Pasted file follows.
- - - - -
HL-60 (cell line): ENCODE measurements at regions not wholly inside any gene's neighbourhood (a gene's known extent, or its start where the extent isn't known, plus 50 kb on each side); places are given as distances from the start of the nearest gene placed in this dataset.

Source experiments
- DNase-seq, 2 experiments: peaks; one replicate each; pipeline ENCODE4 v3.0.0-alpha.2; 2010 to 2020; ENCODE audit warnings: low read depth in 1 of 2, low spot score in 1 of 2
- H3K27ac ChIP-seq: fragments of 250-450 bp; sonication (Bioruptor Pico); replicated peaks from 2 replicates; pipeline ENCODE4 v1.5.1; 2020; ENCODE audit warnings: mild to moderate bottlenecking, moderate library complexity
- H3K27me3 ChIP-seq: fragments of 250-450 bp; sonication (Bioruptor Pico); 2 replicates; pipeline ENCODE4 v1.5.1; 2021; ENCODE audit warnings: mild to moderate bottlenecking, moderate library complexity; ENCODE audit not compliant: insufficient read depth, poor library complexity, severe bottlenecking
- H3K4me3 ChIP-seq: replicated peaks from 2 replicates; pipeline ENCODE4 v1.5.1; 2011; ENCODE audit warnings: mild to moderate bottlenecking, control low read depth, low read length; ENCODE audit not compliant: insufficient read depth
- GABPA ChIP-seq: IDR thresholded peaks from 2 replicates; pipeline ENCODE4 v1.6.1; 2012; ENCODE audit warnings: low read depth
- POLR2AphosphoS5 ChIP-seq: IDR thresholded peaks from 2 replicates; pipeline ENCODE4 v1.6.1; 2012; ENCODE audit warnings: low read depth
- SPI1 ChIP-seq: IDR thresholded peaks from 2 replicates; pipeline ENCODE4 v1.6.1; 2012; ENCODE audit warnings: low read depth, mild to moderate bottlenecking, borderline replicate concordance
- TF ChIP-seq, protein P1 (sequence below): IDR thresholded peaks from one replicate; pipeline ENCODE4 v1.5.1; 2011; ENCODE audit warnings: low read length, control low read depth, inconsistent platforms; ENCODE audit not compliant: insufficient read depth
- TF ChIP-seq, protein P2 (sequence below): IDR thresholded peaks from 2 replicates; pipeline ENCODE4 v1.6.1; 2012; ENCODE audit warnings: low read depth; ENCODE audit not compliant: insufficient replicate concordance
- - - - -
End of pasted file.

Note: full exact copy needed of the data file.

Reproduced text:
HL-60 (cell line): ENCODE measurements at regions not wholly inside any gene's neighbourhood (a gene's known extent, or its start where the extent isn't known, plus 50 kb on each side); places are given as distances from the start of the nearest gene placed in this dataset.

Source experiments
- DNase-seq, 2 experiments: peaks; one replicate each; pipeline ENCODE4 v3.0.0-alpha.2; 2010 to 2020; ENCODE audit warnings: low read depth in 1 of 2, low spot score in 1 of 2
- H3K27ac ChIP-seq: fragments of 250-450 bp; sonication (Bioruptor Pico); replicated peaks from 2 replicates; pipeline ENCODE4 v1.5.1; 2020; ENCODE audit warnings: mild to moderate bottlenecking, moderate library complexity
- H3K27me3 ChIP-seq: fragments of 250-450 bp; sonication (Bioruptor Pico); 2 replicates; pipeline ENCODE4 v1.5.1; 2021; ENCODE audit warnings: mild to moderate bottlenecking, moderate library complexity; ENCODE audit not compliant: insufficient read depth, poor library complexity, severe bottlenecking
- H3K4me3 ChIP-seq: replicated peaks from 2 replicates; pipeline ENCODE4 v1.5.1; 2011; ENCODE audit warnings: mild to moderate bottlenecking, control low read depth, low read length; ENCODE audit not compliant: insufficient read depth
- GABPA ChIP-seq: IDR thresholded peaks from 2 replicates; pipeline ENCODE4 v1.6.1; 2012; ENCODE audit warnings: low read depth
- POLR2AphosphoS5 ChIP-seq: IDR thresholded peaks from 2 replicates; pipeline ENCODE4 v1.6.1; 2012; ENCODE audit warnings: low read depth
- SPI1 ChIP-seq: IDR thresholded peaks from 2 replicates; pipeline ENCODE4 v1.6.1; 2012; ENCODE audit warnings: low read depth, mild to moderate bottlenecking, borderline replicate concordance
- TF ChIP-seq, protein P1 (sequence below): IDR thresholded peaks from one replicate; pipeline ENCODE4 v1.5.1; 2011; ENCODE audit warnings: low read length, control low read depth, inconsistent platforms; ENCODE audit not compliant: insufficient read depth
- TF ChIP-seq, protein P2 (sequence below): IDR thresholded peaks from 2 replicates; pipeline ENCODE4 v1.6.1; 2012; ENCODE audit warnings: low read depth; ENCODE audit not compliant: insufficient replicate concordance